Lately, there has been too much negative competition in the field of agile practices.
Anybody remember “individuals and interactions over processes and tools”? Too much negative competition in #agile methodologies #justsaying
@davidjcmorris, Twitter, 21-Aug-2013
It’s like that scene ‘The Holy Gourd of Jerusalem‘ in the Monty Python film ‘Life of Brian’; when the crowd following Brian falls out over how they should follow him. They argue over whether the sandal or the gourd is the most significant symbol; they argue over what each means; and then they argue about whether the footwear is a sandal or a shoe. Ridiculous and distracting, leaving them little time to focus on what was important.
In the beginning, there were people just getting on with their job, striving to be the best at it they could, including how to deliver quality solutions in better ways.
These ways evolved into what we know today as agile practices, with the agreement in 2001 of some leading practitioners of ‘lightweight’ methodologies to work together.
Then money and marketing got involved; it was no longer enough to show how effective agile practices were, they wanted to show how agile practices were good because waterfall practices were bad. And so began the language of the ‘agilistas’, those who seemed bent on some form of jihad against the supposed evils of waterfall.
That was much was understandable, to a certain extent, because they were proclaiming agile practices as the new way, as if it were a revolution away from waterfall rather than an evolution.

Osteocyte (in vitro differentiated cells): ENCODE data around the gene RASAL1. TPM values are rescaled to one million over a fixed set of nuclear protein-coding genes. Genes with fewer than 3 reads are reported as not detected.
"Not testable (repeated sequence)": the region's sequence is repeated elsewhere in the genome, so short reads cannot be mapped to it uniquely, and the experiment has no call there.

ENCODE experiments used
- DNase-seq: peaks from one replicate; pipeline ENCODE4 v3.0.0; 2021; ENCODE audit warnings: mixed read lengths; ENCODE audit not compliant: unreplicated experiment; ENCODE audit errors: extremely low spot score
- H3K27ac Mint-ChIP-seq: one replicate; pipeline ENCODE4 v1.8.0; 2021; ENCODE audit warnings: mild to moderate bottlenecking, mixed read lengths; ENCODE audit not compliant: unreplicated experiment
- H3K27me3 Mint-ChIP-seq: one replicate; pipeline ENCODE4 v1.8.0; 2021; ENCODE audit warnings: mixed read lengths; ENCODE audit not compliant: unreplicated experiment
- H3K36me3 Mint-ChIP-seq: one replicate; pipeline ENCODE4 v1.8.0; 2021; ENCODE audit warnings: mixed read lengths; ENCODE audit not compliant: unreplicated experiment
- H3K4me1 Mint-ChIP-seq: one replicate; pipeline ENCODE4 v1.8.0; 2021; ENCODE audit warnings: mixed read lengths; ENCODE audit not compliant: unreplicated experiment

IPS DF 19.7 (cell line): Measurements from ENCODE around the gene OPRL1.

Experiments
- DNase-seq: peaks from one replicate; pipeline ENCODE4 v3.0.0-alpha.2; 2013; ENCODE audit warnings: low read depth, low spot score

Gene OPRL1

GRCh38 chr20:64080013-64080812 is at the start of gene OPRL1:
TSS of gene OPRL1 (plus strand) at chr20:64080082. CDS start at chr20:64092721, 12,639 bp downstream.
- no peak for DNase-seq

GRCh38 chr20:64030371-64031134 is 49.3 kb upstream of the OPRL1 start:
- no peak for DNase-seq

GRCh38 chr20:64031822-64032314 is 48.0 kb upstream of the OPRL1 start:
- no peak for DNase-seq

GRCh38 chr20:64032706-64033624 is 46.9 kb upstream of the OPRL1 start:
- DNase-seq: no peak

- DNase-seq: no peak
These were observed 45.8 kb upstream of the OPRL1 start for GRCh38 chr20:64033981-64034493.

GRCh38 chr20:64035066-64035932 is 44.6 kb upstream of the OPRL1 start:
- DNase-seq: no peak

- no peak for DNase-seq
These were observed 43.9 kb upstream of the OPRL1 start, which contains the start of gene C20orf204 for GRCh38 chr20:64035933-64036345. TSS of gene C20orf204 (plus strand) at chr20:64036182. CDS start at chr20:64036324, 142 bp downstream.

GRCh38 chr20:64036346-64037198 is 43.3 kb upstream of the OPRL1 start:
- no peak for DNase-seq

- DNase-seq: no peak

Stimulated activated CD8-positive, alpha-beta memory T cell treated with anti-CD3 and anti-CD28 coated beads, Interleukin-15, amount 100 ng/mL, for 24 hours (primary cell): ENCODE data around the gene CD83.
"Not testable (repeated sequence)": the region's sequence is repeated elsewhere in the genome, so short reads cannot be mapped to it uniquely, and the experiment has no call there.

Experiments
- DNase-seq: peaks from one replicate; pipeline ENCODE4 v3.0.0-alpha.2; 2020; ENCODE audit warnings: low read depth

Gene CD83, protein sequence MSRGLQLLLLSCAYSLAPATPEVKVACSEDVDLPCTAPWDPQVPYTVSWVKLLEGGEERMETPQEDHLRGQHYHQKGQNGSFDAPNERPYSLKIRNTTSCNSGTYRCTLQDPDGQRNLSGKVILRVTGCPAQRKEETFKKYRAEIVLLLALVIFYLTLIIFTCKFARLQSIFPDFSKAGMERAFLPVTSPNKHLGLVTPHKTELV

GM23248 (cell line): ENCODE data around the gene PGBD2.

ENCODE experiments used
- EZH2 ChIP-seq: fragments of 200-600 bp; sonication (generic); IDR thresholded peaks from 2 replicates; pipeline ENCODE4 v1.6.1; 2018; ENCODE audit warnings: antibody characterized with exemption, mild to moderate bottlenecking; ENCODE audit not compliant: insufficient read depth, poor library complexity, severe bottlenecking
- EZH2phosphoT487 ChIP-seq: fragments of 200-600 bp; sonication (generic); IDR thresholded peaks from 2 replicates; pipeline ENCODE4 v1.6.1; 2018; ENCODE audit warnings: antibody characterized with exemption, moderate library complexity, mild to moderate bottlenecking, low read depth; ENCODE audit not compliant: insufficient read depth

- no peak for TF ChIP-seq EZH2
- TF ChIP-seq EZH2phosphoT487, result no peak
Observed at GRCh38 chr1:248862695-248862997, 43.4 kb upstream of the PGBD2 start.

However, mature practitioners acknowledge that Scrum is on a continuum of iterative and incremental approaches like Rapid Application Development (RAD) and Unified Processes (like RUP); likewise the Extreme Programming (XP) has similarities to Joint Application Development (JAD).
Then the infighting between agile practitioners started; like when Ken Schwaber and Jeff Sutherland fell out over Scrum and formed their own separate organisations Scrum.org and ScrumAlliance.org.
Many of the early agile practices focused on the software development stage of a project, and of course there is much that happens before a project is started, and much that happens after. So we now seen the evolution of enterprise agile practices – with Scaled Agile Framework (SAFe) and Enterprise Scrum.
This is a hotly competitive arena, as the large corporates and government bodies have deeper pockets than smaller organisations; and out of this had developed a particularly nasty trend of negative publicity.
The people from SAFe are at the Agile Confernce this week. They had no where else to go, since RUP and waterfall don’t exist. Be polite.
Ken Schwaber, @kschwaber, 7-Aug-2013
Ken Schwaber has recently said some negative things about those behind SAFe. Many Scrum advocates, especially those with a vested interest, have joined Ken and it has gathered momentum and grown more negative.
Edit: It’s not just Scrum advocates either (not picking on Ken, that’s just the first I saw); over at Agile Ramblings, Dave White has covered many more from a much wider group too.
I have to call the signatories of the Agile Manifesto on this bad behaviour. Of the four values expressed in the manifesto, the first was “individuals and interactions over processes and tools“, i.e. the power of what we can achieve by working together is far greater than we get by focusing on the process or the tools we use. This value is not being demonstrated by your behaviour.
It doesn’t matter whether you call yourself the People’s Front of Judea or the Judean Popular Peoples Front, falling out over alternative approaches doesn’t advance our cause in the slightest.
To quote the movie from an earlier scene … “Splitters”.
Please, get a grip, or lose the respect of all agile practitioners.